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This topic is ONLY relevant to security gateways. It is NOT relevant to managed switches.
The Configure section in the left navigation of the Central Management System (CMS) contains a Network menu (Fig. 1). This menu contains items for managing each of the local area network (LAN) interfaces for the selected Mako.
The LAN page (Fig. 2) provides settings for configuring your network. The page is the same for each LAN, however certain fields will show/hide based on the values in other fields.
The Network Configuration form (Fig. 3) contains the following fields:
Enter a name for the LAN that is informative, memorable, and unique.
The Allow Ping setting is set to “Deny” by default. If set to “Allow,” it will allow the LAN to respond to ping requests.
Mako Ethernet IP Address
Enter the internal IP address to be used by the Mako.
Enter the subnet mask for the internal IP address. This restricts the range of IP addresses available to a network. Many networks use a subnet mask of “255.255.255.0” to require the first three groups of digits to be identical for all IP addresses in the network, i.e. only the fourth set of digits varies.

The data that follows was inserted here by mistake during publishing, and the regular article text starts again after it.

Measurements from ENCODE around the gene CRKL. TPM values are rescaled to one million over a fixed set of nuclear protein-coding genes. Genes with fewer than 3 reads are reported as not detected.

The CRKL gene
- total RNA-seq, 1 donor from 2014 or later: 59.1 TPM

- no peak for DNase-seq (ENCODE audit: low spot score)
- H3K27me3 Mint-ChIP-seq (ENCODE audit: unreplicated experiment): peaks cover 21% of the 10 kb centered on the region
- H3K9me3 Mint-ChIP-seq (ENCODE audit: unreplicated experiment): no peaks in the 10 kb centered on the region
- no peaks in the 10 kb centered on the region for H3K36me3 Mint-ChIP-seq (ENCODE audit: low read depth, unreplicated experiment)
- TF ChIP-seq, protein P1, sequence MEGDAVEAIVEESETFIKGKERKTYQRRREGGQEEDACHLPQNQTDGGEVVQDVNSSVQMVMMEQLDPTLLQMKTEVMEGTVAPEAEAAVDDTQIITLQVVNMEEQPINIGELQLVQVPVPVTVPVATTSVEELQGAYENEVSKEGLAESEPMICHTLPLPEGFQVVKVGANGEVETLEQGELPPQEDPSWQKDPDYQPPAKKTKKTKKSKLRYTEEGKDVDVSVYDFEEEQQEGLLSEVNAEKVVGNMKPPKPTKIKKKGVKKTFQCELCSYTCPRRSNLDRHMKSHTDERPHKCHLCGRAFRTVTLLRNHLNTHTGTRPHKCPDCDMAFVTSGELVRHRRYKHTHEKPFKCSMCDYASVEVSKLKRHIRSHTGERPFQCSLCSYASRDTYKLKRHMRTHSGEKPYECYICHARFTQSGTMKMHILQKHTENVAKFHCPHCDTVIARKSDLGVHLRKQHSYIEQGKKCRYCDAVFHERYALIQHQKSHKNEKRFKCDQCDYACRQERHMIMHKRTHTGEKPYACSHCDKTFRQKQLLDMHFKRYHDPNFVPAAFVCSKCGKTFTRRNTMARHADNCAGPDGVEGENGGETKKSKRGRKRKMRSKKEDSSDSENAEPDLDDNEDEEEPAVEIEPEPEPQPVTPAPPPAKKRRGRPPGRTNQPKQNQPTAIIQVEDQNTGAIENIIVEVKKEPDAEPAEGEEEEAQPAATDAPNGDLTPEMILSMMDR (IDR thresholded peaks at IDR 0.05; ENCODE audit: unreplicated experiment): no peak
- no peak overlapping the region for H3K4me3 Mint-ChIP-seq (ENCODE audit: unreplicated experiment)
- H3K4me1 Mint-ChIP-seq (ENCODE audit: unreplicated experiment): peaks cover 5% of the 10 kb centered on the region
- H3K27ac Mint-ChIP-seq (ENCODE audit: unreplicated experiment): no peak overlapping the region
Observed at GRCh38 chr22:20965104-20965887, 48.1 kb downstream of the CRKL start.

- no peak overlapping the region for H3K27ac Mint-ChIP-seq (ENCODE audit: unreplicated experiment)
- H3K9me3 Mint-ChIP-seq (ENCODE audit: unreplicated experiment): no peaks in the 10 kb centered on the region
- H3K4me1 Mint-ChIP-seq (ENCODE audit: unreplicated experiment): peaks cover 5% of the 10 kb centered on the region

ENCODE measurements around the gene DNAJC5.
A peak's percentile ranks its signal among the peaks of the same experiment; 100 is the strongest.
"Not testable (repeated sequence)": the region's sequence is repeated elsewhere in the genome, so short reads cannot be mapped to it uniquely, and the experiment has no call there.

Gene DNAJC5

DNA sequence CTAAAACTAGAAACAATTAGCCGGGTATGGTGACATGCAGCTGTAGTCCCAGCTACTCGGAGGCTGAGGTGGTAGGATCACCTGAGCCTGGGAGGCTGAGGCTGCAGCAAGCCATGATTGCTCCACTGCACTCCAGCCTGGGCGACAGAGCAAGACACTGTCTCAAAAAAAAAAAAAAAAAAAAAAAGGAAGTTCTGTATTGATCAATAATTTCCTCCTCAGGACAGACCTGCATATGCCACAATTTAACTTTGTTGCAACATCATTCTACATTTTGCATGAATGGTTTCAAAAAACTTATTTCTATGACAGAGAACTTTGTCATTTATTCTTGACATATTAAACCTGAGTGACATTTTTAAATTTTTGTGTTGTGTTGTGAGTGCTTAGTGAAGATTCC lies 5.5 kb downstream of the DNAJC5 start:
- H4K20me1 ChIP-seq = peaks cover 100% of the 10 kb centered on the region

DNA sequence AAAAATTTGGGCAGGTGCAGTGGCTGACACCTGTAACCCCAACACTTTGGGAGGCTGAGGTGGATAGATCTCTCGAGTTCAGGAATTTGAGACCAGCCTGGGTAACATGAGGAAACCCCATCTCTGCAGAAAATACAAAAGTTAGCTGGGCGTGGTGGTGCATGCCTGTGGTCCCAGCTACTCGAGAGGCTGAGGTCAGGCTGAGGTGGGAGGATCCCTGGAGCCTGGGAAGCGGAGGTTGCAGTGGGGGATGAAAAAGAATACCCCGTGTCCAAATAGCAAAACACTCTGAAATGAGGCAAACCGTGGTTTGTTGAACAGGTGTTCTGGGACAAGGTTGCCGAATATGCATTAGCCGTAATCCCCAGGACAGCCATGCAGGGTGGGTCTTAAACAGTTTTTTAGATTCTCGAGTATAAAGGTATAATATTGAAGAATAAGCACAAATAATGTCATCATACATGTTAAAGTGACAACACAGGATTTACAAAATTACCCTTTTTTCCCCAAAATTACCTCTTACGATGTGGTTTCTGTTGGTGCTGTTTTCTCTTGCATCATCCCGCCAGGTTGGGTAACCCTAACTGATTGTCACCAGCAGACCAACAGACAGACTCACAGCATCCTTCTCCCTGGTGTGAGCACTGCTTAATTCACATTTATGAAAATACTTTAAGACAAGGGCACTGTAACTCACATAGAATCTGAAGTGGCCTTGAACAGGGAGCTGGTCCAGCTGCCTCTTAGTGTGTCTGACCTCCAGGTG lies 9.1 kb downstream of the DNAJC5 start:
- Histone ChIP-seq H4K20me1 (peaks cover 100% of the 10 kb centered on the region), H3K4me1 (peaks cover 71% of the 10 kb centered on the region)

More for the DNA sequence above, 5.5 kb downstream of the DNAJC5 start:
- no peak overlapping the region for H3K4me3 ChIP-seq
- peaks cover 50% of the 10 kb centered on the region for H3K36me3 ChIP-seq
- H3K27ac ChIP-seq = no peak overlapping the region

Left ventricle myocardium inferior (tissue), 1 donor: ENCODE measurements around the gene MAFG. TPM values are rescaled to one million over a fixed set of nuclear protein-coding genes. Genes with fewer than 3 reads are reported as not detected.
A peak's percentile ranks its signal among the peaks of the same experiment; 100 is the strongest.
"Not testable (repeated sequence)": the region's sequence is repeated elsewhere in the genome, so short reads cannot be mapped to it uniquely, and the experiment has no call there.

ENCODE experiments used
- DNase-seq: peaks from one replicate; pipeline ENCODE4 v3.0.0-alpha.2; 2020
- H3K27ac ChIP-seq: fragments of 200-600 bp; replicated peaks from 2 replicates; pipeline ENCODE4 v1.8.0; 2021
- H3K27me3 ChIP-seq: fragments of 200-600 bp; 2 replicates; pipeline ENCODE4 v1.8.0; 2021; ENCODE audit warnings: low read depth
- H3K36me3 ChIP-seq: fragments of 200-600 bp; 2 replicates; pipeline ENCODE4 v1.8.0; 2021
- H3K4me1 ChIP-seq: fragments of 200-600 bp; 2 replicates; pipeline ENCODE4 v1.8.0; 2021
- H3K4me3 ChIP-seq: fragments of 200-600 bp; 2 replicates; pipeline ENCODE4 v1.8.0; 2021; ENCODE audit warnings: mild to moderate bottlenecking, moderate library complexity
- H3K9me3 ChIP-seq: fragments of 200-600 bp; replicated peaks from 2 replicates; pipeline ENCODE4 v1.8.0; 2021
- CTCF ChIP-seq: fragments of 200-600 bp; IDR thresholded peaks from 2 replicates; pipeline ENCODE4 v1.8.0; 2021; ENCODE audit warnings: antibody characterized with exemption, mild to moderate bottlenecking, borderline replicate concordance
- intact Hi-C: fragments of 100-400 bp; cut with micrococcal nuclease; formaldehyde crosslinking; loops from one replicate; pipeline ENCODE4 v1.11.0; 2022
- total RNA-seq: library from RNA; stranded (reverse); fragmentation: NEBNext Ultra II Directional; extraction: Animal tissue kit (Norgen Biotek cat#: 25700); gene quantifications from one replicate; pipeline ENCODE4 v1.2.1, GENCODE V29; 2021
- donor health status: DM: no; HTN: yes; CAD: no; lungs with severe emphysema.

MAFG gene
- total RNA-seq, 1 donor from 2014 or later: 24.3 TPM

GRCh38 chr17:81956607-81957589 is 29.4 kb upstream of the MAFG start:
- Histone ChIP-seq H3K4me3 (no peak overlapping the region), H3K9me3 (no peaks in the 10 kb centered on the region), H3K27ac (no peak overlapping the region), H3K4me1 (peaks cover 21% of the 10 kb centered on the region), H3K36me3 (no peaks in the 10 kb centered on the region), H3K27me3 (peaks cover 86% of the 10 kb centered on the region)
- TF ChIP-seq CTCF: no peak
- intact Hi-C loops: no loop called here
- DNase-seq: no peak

Network Address Translation (NAT) allows you to place public IP addresses supplied by your Internet Service Provider (ISP) directly onto the LAN interface. The default value is “On.” Disabling NAT means IP traffic from devices attached to the LAN will not be modified by the Mako, and firewall rules will still need to be created to access these devices. Disabling NAT should only be done when using publicly routable IP addresses.
The MakoScope WebServer setting is enabled by default. This feature displays basic diagnostic and operating information for your Mako when you type its LAN IP address into a web browser. This information is only viewable if the web browsing device is also connected to the LAN.